Next year marks the 300th anniversary of John Weaver’s The Loves of Mars and Venus. His ‘dramatic entertainment of dancing’ was first performed at the Drury Lane Theatre on 2 March 1717.
Why is this often overlooked dance work so important? It is the first modern ballet – the first theatrical work to tell a story and represent its characters solely through dance, mime and music. Unlike all the ballets that had come before it, including the much celebrated French ballets de cour and English masques, there were no spoken or sung words. The Loves of Mars and Venus was a dance work, nothing more and nothing less.
Weaver’s ballet tells the story of the love affair between the goddess Venus and Mars, the god of War, and the revenge enacted on them by her husband Vulcan. It draws on classical mythology, but contemporary passions abound. Despite Weaver’s appeal to the revered performances of the ‘mimes and pantomimes’ of classical antiquity, who he wished to emulate, his ballet was a thoroughly modern work in tune with the sophisticated comedies of his own time.
The Loves of Mars and Venus has six short scenes. Mars appears with his soldiers and performs a war dance. Venus is shown surrounded by the Graces and displays her allure in a sensual passacaille, but when Vulcan arrives she quarrels with him in a ‘dance of the pantomimic kind’. Vulcan retires to his smithy to devise revenge with the help of his workmen the Cyclops. Mars and Venus meet and, with their followers, perform dances expressive of love and desire. Vulcan completes his plan of revenge against the lovers. In the final scene, Vulcan and the Cyclops catch Mars and Venus together and expose them to the derision of the other gods, until Neptune intervenes and harmony is restored in a final ‘Grand Dance’. The entire ballet took, perhaps, about 40 minutes.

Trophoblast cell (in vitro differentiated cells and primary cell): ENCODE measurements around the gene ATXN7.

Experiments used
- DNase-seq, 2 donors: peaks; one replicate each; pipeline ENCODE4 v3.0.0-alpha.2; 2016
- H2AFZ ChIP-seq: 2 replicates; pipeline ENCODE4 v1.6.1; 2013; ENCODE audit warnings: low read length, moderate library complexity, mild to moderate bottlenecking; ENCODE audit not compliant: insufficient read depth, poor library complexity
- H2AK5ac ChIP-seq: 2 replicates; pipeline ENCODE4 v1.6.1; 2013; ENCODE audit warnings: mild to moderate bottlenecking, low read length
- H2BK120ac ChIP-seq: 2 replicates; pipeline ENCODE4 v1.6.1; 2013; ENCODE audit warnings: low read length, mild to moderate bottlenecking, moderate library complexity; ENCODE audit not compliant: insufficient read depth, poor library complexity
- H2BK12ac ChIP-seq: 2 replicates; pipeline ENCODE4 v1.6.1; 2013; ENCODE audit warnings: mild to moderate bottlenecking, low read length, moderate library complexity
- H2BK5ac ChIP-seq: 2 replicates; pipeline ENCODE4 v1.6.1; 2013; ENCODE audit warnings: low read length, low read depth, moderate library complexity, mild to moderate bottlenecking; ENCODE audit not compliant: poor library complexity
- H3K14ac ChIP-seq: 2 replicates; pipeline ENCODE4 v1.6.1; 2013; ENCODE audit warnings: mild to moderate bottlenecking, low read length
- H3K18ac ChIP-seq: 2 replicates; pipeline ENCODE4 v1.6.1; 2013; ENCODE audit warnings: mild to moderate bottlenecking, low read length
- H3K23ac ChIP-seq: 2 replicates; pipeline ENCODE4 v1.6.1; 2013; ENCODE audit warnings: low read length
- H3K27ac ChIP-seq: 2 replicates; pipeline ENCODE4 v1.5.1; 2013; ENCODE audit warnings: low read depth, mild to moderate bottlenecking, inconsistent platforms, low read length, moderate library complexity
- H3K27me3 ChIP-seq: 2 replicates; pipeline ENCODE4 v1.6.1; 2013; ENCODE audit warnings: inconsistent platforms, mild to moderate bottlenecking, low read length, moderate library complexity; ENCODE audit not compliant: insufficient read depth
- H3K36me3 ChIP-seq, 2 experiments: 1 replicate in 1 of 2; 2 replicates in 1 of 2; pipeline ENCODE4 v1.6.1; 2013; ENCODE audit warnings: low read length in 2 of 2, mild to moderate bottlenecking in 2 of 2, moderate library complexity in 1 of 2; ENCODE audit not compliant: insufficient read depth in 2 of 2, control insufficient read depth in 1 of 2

John Weaver was a dancer as well as a choreographer. He is also one of the very few dance practitioners who have written about their art. He was Vulcan. Venus was Hester Santlow, also an actress and a dancer of consummate skill and expressiveness. Mars was Louis Dupré, a virtuoso dancer who was probably French (although not Louis ‘le grand’ Dupré, with whom he is still often confused). Weaver’s bold experiment had the best dancers on the London stage.
This first modern ballet was a remarkable work and enjoyed success in its own time. It was subsequently far more influential than many realise. It may well have been seen by the young dancer Marie Sallé, who would herself later experiment with narrative and expressive dancing. Sallé, of course, influenced Jean-Georges Noverre when he came to create his ballets d’action. They led to the story ballets of the romantic period and onwards to today’s narrative dance works.
Has Weaver’s The Loves of Mars and Venus been consigned to history or can it be recovered? I will explore this innovative ballet further in later posts.